Main incarnations of Lord Shiva
Bhairava is one of the incarnations of Lord Shiva and is often represented with a third eye, long teeth and hair of flames. This incarnation is seen wearing a garland of skulls. Bhairava holds a snake and trident in his left arm and holds a noose and a cup in his right arm. He is seen standing with his vehicle, a dog, behind him. The deity Bhairava has several other forms in which he is represented having five heads and ten arms. Bhairava worked as a door guardian and he is also known as Kshetrapala while Mahakala worked as a faith guardian or dharmapala.
Allama Prabhu was among the Vira Shaiva, a less popular incarnation of Lord Shiva. He was believed to be a Brahmin who acted very closely with the elder Basava either as a primary instigator, or subsequent assistant. Later became Basava`s spiritual adviser. Allama Prabhu was involved in the revolution at Kalyanapuri in which the Bijala raja was slain and a new religion was established.
Khandoba is one of the incarnations of Lord Shiva and can be often seen with the elements such as a sword, drum, trident and bowl. The vehicle of Khandoba is a horse and he may be seen associated with a dog. The sect of Khandoba is not considered to be very old. According to one of the legends, the God made himself known to a number of cowherds who were resting in a field but went away again when one of his most pious worshippers approached. Thus, the devotee was disappointed very much and the elders of the village became suspicious about the significance of a Linga that was found on the spot where Khandoba appeared. A strange contest was held to end such doubt.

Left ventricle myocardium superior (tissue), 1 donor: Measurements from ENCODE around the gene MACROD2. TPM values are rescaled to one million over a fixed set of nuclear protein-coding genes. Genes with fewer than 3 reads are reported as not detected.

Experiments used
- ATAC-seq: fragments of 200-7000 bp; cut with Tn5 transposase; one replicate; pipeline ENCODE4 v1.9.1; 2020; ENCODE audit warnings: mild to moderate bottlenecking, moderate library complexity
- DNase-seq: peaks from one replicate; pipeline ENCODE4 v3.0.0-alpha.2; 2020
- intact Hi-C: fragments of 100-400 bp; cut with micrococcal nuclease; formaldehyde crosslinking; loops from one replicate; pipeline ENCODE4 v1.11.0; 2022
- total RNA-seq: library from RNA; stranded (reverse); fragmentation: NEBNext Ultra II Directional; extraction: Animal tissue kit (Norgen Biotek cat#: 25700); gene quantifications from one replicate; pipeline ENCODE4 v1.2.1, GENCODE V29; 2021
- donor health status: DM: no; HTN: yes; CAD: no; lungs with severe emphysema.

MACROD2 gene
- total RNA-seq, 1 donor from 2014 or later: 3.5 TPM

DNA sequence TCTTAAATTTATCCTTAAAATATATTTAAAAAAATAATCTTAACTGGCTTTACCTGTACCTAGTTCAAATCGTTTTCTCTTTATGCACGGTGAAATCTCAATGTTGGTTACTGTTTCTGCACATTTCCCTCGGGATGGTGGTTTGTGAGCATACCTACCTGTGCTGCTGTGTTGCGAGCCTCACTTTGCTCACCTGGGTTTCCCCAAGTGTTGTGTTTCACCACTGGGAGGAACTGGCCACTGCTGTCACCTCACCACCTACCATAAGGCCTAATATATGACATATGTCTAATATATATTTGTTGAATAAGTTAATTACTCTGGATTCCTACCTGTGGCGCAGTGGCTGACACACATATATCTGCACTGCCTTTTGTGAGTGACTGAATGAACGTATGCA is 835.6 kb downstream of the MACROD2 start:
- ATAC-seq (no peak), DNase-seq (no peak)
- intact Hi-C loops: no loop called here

Apart from these, there are various other incarnations of Lord Shiva including Shveta, Sutara, Madana, Suhotra, Kankana, Lokaksi, Jaigisavya, Dadivaha, Rishabha, Bhrgu, Ugra, Atri, Bali, Gautama, Vedashiras, Gokarna, Shikandaka, Jatamali, Attahasa, Daruka, Langali, Mahayama, Muni, Suli, Pindamunishvara, Sahishnu, Somashara and Nakulishvara.
Lord Siva’s 'Ekadasa Rudra’ manifestations
As Daithyas were constantly distressing Devas, the latter approached Sage Kashyap. The Sage too felt quite upset with the evil actions prepetrated by the Demons and desired to secure a lasting solution to punish the Demons. He executed a rigorous ‘Tapasya’ to the most merciful Shankara who appeared and rewarded with a windfall that soon the tribulations by Daityas would vanish as He would bless Devi Surabhi with Eleven Expressions as Eakadasa Rudras ( Eleven Rudras) to wipe out the Daithyas engaged in the tortures by the Demons. The Ekadasa Rudras were: Kapali, Pingal, Bheem, Virupaksha, Vilohit, Shastra, Ajapaada, Ahirbudhya, Shamshu, Chand and Bhava. A whole generation of Demons was indeed wiped out by the Grace of Maha Deva.
Shiva as lord Hanuman
When Lord Vishnu incarnated as Rama on earth, Lord Shiva took the form of Lord Hanuman as a monkey to serve His master. In Indian spiritual history, there never has been, and never will be, a devotee as complete and profound as Lord Hanuman. His parents were Pawan, the Wind God, and his wife Anjana. Hanuman was a bundle of mischief when he was a child. He was very active. So he had a very healthy appetite too. Most of the time he was hungry. He was ready to eat anything that was tasty and within his reach.